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Wantagh Teen to Document Diversity Through Hofstra Program

Our Lady of Mercy Academy senior Catherine Litvaitis is one of 10 students chosen to participate in Hofstra's Documenting Diversity program this summer.

A Wantagh teen will have a chance to document diversity this summer through a Hofstra University program.

Catherine Litvaitis was one of 10 students from Long Island and New York City high schools chosen to participate in this year’s Documenting Diversity program at Hofstra. The program, which is now in its sixth year, is designed to be an innovative summer initiative that teaches and challenges students to examine each other’s cultures through the art of documentary film-making. 

Litvaitis, who is entering her senior year at Our Lady of Mercy Academy in Syosset, was also one of a select few students in Hofstra’s High School Journalism Institute last summer. The free five-week program she will take part in this summer is funded by The Rosenthal Family Foundation, a charitable organization established by Hofstra alumni Monica Horan Rosenthal and Phil Rosenthal, creator and executive producer of the award-winning television series “Everybody Loves Raymond.”

“I've always been interested in film, so I knew that this would be the perfect program for me, especially since I'm considering studying film in college,” said Litvatis, who referred to music as a her major inspiration. “Since all of the people in the program are from varying diverse and interesting backgrounds, I hope to get a deeper understanding of the world around me.” 

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Litvaitis, 17, is very active in extracurricular activities at Our Lady of Mercy including writing for the school’s OLMANAC newspaper and participating in Reverse-Shakespeare Company, Video Club and the National Honor Society. She also for Patch.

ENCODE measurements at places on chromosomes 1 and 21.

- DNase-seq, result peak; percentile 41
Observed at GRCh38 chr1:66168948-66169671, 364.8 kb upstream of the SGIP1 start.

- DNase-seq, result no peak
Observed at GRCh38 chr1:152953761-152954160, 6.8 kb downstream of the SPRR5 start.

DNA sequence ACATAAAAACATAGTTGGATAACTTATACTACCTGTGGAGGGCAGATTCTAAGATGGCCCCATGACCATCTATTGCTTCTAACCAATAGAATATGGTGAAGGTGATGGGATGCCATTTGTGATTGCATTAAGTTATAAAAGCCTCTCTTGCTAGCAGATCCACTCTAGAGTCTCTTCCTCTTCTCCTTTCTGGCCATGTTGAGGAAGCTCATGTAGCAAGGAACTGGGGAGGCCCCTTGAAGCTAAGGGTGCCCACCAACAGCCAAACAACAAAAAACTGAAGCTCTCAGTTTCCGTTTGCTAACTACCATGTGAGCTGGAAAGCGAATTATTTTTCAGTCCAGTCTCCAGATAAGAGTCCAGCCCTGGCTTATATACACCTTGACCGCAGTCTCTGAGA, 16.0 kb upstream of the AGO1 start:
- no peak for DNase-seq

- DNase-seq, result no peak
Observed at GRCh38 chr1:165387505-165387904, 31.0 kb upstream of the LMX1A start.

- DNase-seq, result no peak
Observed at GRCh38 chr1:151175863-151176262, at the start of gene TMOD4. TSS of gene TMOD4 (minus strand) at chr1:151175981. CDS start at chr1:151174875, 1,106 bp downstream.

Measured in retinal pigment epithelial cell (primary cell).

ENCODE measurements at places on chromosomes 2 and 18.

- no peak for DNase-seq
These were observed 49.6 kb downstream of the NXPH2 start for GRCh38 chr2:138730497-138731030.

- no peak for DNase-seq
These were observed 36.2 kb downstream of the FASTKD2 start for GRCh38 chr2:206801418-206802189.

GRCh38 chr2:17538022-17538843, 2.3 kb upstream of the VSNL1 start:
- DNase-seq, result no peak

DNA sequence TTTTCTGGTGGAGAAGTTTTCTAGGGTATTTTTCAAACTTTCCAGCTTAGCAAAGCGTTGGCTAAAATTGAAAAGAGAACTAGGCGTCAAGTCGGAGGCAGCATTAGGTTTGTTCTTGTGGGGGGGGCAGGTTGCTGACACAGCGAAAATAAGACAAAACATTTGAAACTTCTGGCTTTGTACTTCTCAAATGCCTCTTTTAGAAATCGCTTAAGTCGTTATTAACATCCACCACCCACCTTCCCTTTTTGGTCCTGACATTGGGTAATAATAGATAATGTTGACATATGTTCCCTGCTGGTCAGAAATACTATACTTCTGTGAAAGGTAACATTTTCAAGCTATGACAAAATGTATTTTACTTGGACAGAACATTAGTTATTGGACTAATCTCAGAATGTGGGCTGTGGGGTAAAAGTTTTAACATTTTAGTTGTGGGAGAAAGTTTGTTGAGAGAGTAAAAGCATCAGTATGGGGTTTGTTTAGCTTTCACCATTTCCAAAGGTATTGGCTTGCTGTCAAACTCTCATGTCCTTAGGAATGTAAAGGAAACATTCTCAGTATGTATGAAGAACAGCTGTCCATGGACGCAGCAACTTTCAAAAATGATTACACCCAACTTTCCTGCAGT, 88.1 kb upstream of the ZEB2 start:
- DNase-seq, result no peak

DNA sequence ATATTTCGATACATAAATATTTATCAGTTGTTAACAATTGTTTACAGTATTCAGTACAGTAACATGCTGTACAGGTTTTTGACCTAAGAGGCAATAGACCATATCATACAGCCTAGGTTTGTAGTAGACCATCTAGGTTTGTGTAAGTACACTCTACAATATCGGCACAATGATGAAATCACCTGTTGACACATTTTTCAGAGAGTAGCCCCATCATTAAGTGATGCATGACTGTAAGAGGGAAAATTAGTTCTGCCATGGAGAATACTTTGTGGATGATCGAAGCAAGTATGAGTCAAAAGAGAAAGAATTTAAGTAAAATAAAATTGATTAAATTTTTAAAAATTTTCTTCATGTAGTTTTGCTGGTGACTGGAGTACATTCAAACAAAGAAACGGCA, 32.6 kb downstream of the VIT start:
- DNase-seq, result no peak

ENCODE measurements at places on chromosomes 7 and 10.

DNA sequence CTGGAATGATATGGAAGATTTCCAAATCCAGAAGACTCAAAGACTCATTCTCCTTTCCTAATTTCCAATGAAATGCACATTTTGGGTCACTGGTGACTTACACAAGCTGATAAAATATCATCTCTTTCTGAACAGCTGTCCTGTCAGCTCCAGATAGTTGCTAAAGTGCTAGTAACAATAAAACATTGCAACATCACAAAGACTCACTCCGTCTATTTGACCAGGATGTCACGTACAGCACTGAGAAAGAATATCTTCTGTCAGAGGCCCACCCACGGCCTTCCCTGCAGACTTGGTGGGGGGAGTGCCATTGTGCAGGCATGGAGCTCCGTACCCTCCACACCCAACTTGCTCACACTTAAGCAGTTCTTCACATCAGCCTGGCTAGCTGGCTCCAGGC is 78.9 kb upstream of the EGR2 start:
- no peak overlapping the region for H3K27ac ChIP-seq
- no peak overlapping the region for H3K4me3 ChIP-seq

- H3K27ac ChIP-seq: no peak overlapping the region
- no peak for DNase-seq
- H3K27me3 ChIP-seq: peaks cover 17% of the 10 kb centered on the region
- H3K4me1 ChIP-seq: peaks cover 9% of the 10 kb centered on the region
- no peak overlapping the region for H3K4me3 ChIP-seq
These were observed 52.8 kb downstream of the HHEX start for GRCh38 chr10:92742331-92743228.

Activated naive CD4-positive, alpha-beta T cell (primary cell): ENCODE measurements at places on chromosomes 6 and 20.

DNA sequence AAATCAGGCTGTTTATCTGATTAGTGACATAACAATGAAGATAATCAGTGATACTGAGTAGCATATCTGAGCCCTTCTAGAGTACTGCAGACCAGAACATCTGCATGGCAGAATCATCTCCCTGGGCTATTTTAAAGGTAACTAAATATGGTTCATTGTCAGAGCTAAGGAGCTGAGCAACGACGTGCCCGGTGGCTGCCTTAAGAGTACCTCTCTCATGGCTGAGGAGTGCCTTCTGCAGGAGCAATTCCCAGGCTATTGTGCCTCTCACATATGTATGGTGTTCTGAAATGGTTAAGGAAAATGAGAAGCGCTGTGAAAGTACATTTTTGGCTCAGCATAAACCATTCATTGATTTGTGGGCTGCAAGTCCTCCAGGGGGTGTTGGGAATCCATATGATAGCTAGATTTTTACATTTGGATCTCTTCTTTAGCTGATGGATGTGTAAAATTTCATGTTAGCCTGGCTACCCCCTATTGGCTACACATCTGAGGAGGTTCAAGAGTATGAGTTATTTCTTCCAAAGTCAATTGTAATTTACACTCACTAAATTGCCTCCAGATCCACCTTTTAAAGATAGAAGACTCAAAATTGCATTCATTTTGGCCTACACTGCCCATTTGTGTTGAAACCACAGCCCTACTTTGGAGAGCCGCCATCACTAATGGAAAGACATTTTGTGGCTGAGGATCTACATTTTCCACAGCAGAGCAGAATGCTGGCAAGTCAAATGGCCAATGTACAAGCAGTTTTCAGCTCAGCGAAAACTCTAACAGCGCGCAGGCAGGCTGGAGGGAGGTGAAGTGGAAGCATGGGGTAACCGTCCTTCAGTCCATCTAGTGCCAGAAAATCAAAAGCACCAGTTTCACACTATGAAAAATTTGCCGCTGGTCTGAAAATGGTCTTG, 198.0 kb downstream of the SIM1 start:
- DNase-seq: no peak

For the program, Litvaitis will be paired up with another high school student from a different ethnic background to make a documentary under the guidance of the university’s award-winning television and film faculty and student mentors. Once her short film is complete, Litvaitis and the other participating students will be invited back to Hofstra for a red-carpet gala in the fall where their documentaries are publicly screened.

“I want the purpose of my film to zero in on the person as a whole,” Litvaitis said. “We are people before labels and that is what I want to get across with my documentary.”

 

 

Chris Wendt July 13, 2012 at 10:49 AM
Congratulations to Catherine for landing this terrific opportunity! A word of advice, however: avoid any preconception of the degree of similarity between people of diverse cultures, religious beliefs (creeds), and life circumstance; try to allow true "diversity" to show through, but be aware of the tendencies of assimilation and reverse assimilation. Prepare to have your own beliefs and notions about yourself challenged in the process. 1. We are not all the same, which may sound obvious, but the danger in a "diversity" study is in trying to ameliorate real differences and to promote imaginary similarities. 2. Certain other cultural, religious, or societal values may actually have greater validity or relevance than your own; they will likely beheld as strongly by others as you hold your own values for yourself. Best of luck!

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